Microscopic picture of 285 kilodalton recombinant spider silk fiber Researchers have long envied spiders’ ability to manufacture silk that is light-weighted while as strong and tough as steel or Kevlar. Indeed, finer than human hair, five times stronger by weight than steel, and three times tougher than the top quality man-made fiber Kevlar, spider dragline silk is an ideal material for numerous applications. Suggested industrial applications have ranged from parachute cords and protective clothing to composite materials in aircrafts. Also, many biomedical applications are envisioned due to its biocompatibility and biodegradability. Unfortunately, natural dragline silk cannot be conveniently obtained by farming spiders because they are highly territorial and aggressive. To develop a more sustainable process, can scientists mass-produce artificial silk while maintaining the amazing properties of native silk? That is something Sang Yup Lee at the Korea Advanced Institute of Science and Technology (KAIST) in Daejeon, the Republic of Korea, and his collaborators, Professor Young Hwan Park at Seoul National University and Professor David Kaplan at Tufts University, wanted to figure out. Their method is very similar to what spiders essentially do: first, expression of recombinant silk proteins; second, making the soluble silk proteins into water-insoluble fibers through spinning. For the successful expression of high molecular weight spider silk protein, Professor Lee and his colleagues pieced together the silk gene from chemically synthesized oligonucleotides, and then inserted it into the expression host (in this case, an industrially safe bacterium Escherichia coli which is normally found in our gut). Initially, the bacterium refused to the challenging task of producing high molecular weight spider silk protein due to the unique characteristics of the protein, such as extremely large size, repetitive nature of the protein structure, and biased abundance of a particular amino acid glycine. “To make E. coli synthesize this ultra high molecular weight (as big as 285 kilodalton) spider silk protein having highly repetitive amino acid sequence, we helped E. coli overcome the difficulties by systems metabolic engineering,” says Sang Yup Lee, Distinguished Professor of KAIST, who led this project. His team boosted the pool of glycyl-tRNA, the major building block of spider silk protein synthesis. “We could obtain appreciable expression of the 285 kilodalton spider silk protein, which is the largest recombinant silk protein ever produced in E. coli. That was really incredible.” says Dr. Xia. But this was only step one. The KAIST team performed high-cell-density cultures for mass production of the recombinant spider silk protein. Then, the team developed a simple, easy to scale-up purification process for the recombinant spider silk protein. The purified spider silk protein could be spun into beautiful silk fiber. To study the mechanical properties of the artificial spider silk, the researchers determined tenacity, elongation, and Young’s modulus, the three critical mechanical parameters that represent a fiber’s strength, extensibility, and stiffness. Importantly, the artificial fiber displayed the tenacity, elongation, and Young’s modulus of 508 MPa, 15%, and 21 GPa, respectively, which are comparable to those of the native spider silk. “We have offered an overall platform for mass production of native-like spider dragline silk. This platform would enable us to have broader industrial and biomedical applications for spider silk. Moreover, many other silk-like biomaterials such as elastin, collagen, byssus, resilin, and other repetitive proteins have similar features to spider silk protein. Thus, our platform should also be useful for their efficient bio-based production and applications,” concludes Professor Lee. This work is published on July 26 in the Proceedings of the National Academy of Sciences (PNAS) online.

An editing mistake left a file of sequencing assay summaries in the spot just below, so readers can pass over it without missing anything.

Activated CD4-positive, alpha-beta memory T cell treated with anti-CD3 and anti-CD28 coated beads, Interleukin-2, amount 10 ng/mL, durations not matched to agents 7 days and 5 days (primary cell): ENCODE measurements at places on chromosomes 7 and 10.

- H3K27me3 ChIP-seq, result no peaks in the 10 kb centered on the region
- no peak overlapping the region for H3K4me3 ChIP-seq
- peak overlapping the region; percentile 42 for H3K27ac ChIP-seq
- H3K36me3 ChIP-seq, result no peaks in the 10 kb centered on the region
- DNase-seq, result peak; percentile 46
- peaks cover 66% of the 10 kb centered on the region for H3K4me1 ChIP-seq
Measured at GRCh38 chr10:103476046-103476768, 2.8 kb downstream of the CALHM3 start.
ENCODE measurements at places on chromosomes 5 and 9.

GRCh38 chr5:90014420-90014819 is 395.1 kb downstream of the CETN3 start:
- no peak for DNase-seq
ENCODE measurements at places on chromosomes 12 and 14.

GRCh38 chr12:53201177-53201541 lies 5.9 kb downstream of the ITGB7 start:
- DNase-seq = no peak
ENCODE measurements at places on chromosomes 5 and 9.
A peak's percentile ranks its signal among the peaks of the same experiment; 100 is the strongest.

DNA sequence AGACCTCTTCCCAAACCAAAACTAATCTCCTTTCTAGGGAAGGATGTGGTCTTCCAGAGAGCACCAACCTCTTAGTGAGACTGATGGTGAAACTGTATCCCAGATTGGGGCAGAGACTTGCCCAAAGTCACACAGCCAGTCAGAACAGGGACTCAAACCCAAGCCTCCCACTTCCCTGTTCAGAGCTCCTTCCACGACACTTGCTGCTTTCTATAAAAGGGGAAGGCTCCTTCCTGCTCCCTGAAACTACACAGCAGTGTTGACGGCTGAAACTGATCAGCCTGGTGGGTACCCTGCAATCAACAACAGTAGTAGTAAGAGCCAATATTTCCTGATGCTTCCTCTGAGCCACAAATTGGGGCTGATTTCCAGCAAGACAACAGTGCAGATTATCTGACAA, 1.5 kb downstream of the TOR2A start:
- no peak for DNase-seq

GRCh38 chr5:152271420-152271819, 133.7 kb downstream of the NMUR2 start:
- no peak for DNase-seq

The 8th International Conference on Metabolic Engineering was held on June 13-18, 2010 in Jeju Island, South Korea.